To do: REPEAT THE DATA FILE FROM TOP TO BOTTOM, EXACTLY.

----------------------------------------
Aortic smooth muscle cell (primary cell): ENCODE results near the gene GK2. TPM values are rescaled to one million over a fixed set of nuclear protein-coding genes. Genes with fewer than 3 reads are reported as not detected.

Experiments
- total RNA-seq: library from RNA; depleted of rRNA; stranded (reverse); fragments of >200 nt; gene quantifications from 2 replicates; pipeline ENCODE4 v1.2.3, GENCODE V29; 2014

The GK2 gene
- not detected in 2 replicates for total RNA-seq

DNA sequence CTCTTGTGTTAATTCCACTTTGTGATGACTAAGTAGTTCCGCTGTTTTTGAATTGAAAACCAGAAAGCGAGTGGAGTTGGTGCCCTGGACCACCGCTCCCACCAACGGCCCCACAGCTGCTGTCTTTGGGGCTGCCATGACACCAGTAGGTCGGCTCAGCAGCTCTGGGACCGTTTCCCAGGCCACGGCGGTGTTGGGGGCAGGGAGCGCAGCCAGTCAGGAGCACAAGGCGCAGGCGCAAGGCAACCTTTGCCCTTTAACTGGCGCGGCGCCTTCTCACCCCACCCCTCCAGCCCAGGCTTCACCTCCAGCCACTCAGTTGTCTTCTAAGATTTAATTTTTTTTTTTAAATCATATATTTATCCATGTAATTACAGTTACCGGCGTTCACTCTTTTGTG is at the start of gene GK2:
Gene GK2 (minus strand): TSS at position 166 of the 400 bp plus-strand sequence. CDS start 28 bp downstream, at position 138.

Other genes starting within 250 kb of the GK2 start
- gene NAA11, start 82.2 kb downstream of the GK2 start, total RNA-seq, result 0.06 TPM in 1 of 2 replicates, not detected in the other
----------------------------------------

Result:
Aortic smooth muscle cell (primary cell): ENCODE results near the gene GK2. TPM values are rescaled to one million over a fixed set of nuclear protein-coding genes. Genes with fewer than 3 reads are reported as not detected.

Experiments
- total RNA-seq: library from RNA; depleted of rRNA; stranded (reverse); fragments of >200 nt; gene quantifications from 2 replicates; pipeline ENCODE4 v1.2.3, GENCODE V29; 2014

The GK2 gene
- not detected in 2 replicates for total RNA-seq

DNA sequence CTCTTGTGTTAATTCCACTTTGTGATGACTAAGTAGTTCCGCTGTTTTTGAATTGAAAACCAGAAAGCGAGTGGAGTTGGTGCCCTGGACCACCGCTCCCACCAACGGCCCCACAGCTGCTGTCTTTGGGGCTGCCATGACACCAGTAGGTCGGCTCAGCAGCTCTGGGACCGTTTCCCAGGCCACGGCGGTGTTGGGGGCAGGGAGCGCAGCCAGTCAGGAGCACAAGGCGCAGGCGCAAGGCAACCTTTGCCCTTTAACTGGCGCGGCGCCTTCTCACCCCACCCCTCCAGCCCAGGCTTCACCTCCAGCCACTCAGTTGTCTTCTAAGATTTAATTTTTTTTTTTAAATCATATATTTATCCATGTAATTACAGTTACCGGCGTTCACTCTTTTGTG is at the start of gene GK2:
Gene GK2 (minus strand): TSS at position 166 of the 400 bp plus-strand sequence. CDS start 28 bp downstream, at position 138.

Other genes starting within 250 kb of the GK2 start
- gene NAA11, start 82.2 kb downstream of the GK2 start, total RNA-seq, result 0.06 TPM in 1 of 2 replicates, not detected in the other